Nelson Mandela called him “a person of strong opinion and sharp insight”.
To all of us at the Nelson Mandela Foundation (NMF), Ahmed Mohamed Kathrada is more than a hero of the South African liberation struggle. He is “Mr K” – a lovable and loving friend of Nelson Mandela for 67 years and a long-time friend of the NMF. Having served Mr Mandela as his Parliamentary Counsellor for the five years of his term as President of South Africa, Mr K stepped down when Mr Mandela decided not to run for a second term. Mr Mandela invited him to serve as a Trustee of his post-presidential office – which became known as the Nelson Mandela Foundation – which he did from 1999 until 2016.
Mr K was a familiar figure at our office. He knew our names, and treated us as people with great value. He knew how to make us laugh and he knew how to make each one feel special.
One of the highlights for us at the NMF was when he accompanied the whole staff to Robben Island in 2016. He took us around B Section, where he was held for 18 years with Mr Mandela, Walter Sisulu and about two dozen other comrades from various political organisations. He spoke to us about how it felt to be in prison – always stressing the positive – and left us with the wisdom that we should take everything with good humour and dignity. To approach prison, or any other challenging situation, in a stressful manner will only make it worse for us.
We went to him for assistance for our research projects, and he actively assisted in the production of various books such as Conversations with Myself, The Authorised Portrait and Nelson Mandela: The Authorised Comic Book, among others. He was always happy to engage with us and to talk about his remarkable life – always taking a back seat.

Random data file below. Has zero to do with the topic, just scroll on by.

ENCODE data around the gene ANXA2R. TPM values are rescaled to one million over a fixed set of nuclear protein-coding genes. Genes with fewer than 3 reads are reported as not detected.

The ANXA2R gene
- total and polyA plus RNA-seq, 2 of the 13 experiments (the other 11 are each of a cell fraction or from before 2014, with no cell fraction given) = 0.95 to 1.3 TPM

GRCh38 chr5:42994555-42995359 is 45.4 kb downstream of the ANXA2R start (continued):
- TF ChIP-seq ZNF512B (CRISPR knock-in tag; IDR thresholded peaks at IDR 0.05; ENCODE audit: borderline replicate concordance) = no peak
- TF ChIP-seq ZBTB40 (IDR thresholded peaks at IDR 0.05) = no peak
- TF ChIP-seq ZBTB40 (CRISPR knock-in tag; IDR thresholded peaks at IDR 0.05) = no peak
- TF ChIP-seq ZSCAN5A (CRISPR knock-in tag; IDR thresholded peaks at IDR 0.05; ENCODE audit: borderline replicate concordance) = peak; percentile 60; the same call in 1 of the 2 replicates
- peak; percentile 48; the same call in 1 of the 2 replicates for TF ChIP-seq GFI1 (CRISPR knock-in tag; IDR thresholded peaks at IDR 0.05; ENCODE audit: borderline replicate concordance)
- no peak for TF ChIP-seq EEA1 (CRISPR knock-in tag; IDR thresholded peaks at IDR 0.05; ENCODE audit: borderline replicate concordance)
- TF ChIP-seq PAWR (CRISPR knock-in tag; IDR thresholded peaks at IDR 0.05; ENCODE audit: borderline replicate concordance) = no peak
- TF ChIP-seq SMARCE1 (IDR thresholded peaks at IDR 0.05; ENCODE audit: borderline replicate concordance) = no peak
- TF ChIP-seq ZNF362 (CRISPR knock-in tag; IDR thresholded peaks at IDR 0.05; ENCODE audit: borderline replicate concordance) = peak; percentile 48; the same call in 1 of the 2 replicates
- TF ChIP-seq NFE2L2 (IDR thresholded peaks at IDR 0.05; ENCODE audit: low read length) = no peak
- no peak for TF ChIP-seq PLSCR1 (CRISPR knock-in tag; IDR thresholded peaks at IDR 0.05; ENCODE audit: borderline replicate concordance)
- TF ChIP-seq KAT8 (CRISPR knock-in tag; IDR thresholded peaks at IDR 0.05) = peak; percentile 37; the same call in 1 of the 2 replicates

Mr K liked to give us gifts. Often, when he had been given sweets and chocolates and other delicacies, he would send them to our office with instructions that they should be divided equally among the staff. When he retired from the Board he brought us all a gift – a personally signed copy of one of his books.
We will never again see him walk his characteristic careful, slow walk into our office. We will never again hear his gentle voice greeting us and teasing us about all manner of things.
As Madiba said, “The death of a human being, whatever may be his station in life, is always a sad and painful affair; that of a noted public figure brings not only grief and mourning to his family and friends, but very often entails implications of a wider nature.” All our hearts broke when we heard Mr K delivering his eulogy to his Elder Brother, Nelson Mandela, on 15 December 2013, especially when he ended with the words: “My life is in a void and I don’t know who to turn to.”
Mr K, our lives are in a void and we also don’t know who turn to. We will turn to all the memories you left us. We will treasure the moments we had with you and we promise to live up to your legacy. In honour of you Mr K, we want you to remember that we will continue your legacy, and that when you get to the other side you must tell Madiba, Dulcie September, Ruth Mompati, Steve Biko, Ruth First, Amina Cachalia, Walter Sisulu, OR Tambo, Irene Mkwayi, Ashley Kriel, Raymond Mhlaba, Yusuf Dadoo, Govan Mbeki, Joe Slovo, Lillian Ngoyi and the many others who lost their lives fighting for our freedom, that we will continue to build a country of their dreams.
Hamba kahle, Mr K. We will miss you more than you will ever know.